Assuntos
Doenças do Cão/parasitologia , Infecções por Euglenozoa/veterinária , Hematúria/veterinária , Kinetoplastida/genética , Kinetoplastida/isolamento & purificação , Animais , DNA de Protozoário/genética , Doenças do Cão/urina , Cães , Infecções por Euglenozoa/parasitologia , Infecções por Euglenozoa/urina , Hematúria/parasitologia , Hematúria/urina , Masculino , Reação em Cadeia da Polimerase/veterinária , RNA Ribossômico 18S/genética
8.
J Phycol ; 48(4): 902-15, 2012 Aug.
Artigo em Inglês | MEDLINE | ID: mdl-27009001

RESUMO

Ciguatera fish poisoning (CFP) is a serious health problem in tropical regions and is caused by the bioaccumulation of lipophilic toxins produced by dinoflagellates in the genus Gambierdiscus. Gambierdiscus species are morphologically similar and are difficult to distinguish from one another even when using scanning electron microscopy. Improved identification and detection methods that are sensitive and rapid are needed to identify toxic species and investigate potential distribution and abundance patterns in relation to incidences of CFP. This study presents the first species-specific, semi-quantitative polymerase chain reaction (qPCR) assays that can be used to address these questions. These assays are specific for five Gambierdiscus species and one undescribed ribotype. The assays utilized a SYBR green format and targeted unique sequences found within the SSU, ITS, and the D1/D3 LSU ribosomal domains. Standard curves were constructed using known concentrations of cultured cells and 10-fold serial dilutions of rDNA PCR amplicons containing the target sequence for each specific assay. Assay sensitivity and accuracy were tested using DNA extracts purified from known concentrations of multiple Gambierdiscus species. The qPCR assays were used to assess Gambierdiscus species diversity and abundance in samples collected from nearshore areas adjacent to Ft. Pierce and Jupiter, Florida USA. The results indicated that the practical limit of detection for each assay was 10 cells per sample. Most interestingly, the qPCR analysis revealed that as many as four species of Gambierdiscus were present in a single macrophyte sample.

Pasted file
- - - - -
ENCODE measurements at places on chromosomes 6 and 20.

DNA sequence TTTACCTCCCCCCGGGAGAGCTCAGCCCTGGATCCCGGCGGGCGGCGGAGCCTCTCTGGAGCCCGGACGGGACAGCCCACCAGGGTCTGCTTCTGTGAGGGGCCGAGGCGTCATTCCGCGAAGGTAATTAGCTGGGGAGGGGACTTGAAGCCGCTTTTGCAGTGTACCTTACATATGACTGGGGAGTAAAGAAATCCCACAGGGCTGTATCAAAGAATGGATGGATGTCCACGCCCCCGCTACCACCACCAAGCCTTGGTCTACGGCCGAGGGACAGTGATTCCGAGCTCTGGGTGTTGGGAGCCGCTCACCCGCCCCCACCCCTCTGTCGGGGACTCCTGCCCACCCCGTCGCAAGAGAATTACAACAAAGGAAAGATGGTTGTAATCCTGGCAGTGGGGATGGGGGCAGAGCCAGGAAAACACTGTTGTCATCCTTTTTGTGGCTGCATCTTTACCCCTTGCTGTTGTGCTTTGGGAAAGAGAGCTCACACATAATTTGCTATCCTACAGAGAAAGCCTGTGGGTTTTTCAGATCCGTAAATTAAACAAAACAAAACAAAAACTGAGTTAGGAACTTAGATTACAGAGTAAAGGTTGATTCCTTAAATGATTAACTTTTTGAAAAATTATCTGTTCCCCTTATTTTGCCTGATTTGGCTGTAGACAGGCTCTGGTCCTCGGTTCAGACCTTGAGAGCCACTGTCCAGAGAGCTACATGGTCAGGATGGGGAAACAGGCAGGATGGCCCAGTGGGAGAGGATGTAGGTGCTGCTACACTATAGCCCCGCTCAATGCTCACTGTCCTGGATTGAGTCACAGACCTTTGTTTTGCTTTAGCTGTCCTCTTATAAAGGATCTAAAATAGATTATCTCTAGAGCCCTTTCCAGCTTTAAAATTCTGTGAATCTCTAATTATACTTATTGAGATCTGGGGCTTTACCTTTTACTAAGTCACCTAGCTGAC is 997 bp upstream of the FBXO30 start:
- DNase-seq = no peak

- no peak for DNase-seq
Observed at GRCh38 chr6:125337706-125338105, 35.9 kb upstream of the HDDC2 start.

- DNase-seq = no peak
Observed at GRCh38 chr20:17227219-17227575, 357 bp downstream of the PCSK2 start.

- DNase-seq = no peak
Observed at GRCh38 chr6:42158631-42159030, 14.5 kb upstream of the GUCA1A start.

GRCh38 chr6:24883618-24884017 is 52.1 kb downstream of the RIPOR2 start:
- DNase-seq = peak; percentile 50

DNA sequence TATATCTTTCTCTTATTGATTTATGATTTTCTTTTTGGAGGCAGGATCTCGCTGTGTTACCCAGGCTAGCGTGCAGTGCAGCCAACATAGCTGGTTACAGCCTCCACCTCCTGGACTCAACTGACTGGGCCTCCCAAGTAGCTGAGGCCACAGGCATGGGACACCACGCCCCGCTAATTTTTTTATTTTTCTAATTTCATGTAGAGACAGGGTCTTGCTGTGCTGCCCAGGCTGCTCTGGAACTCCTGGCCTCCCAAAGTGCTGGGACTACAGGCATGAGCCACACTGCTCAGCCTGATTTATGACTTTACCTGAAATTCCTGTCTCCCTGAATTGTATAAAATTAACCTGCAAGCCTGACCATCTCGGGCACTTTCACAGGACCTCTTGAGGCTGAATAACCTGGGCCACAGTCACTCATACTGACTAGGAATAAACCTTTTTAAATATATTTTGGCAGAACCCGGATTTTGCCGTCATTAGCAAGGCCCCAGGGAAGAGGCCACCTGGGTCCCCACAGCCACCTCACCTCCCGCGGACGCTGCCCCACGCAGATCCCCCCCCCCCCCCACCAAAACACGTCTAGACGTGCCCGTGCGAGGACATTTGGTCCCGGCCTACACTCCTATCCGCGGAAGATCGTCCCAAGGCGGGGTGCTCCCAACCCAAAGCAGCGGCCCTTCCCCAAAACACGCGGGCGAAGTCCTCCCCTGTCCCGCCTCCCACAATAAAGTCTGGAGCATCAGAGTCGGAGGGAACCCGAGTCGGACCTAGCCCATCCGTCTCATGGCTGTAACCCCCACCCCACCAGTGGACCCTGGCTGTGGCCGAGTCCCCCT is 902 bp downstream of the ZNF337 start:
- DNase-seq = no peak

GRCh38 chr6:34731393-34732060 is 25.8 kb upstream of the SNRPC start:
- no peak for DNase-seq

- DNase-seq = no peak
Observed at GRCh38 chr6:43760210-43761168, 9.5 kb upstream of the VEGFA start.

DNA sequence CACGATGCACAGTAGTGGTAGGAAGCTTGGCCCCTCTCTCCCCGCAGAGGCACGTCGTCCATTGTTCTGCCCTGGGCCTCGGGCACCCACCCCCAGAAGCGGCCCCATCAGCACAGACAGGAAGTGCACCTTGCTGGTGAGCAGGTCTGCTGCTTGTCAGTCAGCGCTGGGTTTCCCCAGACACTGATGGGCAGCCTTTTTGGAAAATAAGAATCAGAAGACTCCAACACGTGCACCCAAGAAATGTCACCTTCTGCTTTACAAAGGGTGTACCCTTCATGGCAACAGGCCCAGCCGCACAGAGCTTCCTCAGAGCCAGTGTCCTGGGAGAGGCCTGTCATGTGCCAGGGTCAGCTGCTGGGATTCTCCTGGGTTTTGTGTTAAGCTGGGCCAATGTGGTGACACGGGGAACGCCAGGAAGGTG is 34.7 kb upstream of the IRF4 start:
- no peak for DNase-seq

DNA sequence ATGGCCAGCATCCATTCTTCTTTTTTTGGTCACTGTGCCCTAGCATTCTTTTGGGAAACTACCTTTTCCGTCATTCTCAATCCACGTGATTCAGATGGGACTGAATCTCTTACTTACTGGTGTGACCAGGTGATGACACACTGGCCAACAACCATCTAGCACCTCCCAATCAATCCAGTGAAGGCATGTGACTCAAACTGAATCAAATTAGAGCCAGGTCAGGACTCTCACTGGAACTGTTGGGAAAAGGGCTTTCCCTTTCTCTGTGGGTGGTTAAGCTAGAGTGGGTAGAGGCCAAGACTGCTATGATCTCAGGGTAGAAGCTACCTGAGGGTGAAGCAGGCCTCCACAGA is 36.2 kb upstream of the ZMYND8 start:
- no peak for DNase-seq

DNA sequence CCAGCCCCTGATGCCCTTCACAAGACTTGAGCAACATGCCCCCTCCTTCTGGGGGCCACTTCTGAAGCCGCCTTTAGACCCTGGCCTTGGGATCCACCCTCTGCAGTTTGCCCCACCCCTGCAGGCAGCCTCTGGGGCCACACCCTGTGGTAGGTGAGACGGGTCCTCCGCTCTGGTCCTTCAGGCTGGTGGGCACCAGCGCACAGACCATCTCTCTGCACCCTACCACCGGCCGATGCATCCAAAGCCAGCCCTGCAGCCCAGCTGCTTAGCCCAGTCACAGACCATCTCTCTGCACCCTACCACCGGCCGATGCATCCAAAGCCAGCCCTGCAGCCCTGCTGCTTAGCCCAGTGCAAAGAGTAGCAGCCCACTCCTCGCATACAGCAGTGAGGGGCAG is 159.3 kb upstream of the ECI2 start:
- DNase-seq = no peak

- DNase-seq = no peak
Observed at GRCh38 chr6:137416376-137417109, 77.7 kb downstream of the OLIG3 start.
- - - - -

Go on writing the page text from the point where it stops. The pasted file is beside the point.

9.
Toxicon ; 56(5): 711-30, 2010 Oct.
Artigo em Inglês | MEDLINE | ID: mdl-20561539

RESUMO

Dinoflagellates in the genus Gambierdiscus produce toxins that bioaccumulate in tropical and sub-tropical fishes causing ciguatera fish poisoning (CFP). Little is known about the diversity and distribution of Gambierdiscus species, the degree to which individual species vary in toxicity, and the role each plays in causing CFP. This paper presents the first global distribution of Gambierdiscus species. Phylogenetic analyses of the existing isolates indicate that five species are endemic to the Atlantic (including the Caribbean/West Indies and Gulf of Mexico), five are endemic to the tropical Pacific, and that two species, Gambierdiscus carpenteri and Gambierdiscus caribaeus are globally distributed. The differences in Gambierdiscus species composition in the Atlantic and Pacific correlated with structural differences in the ciguatoxins reported from Atlantic and Pacific fish. This correlation supports the hypothesis that Gambierdiscus species in each region produce different toxin suites. A literature survey indicated a >100-fold variation in toxicity among species compared with a 2 to 9-fold within species variation due to changing growth conditions. These observations suggest that CFP events are driven more by inherent differences in species toxicity than by environmental modulation. How variations in species toxicity may affect the development of an early warning system for CFP is discussed.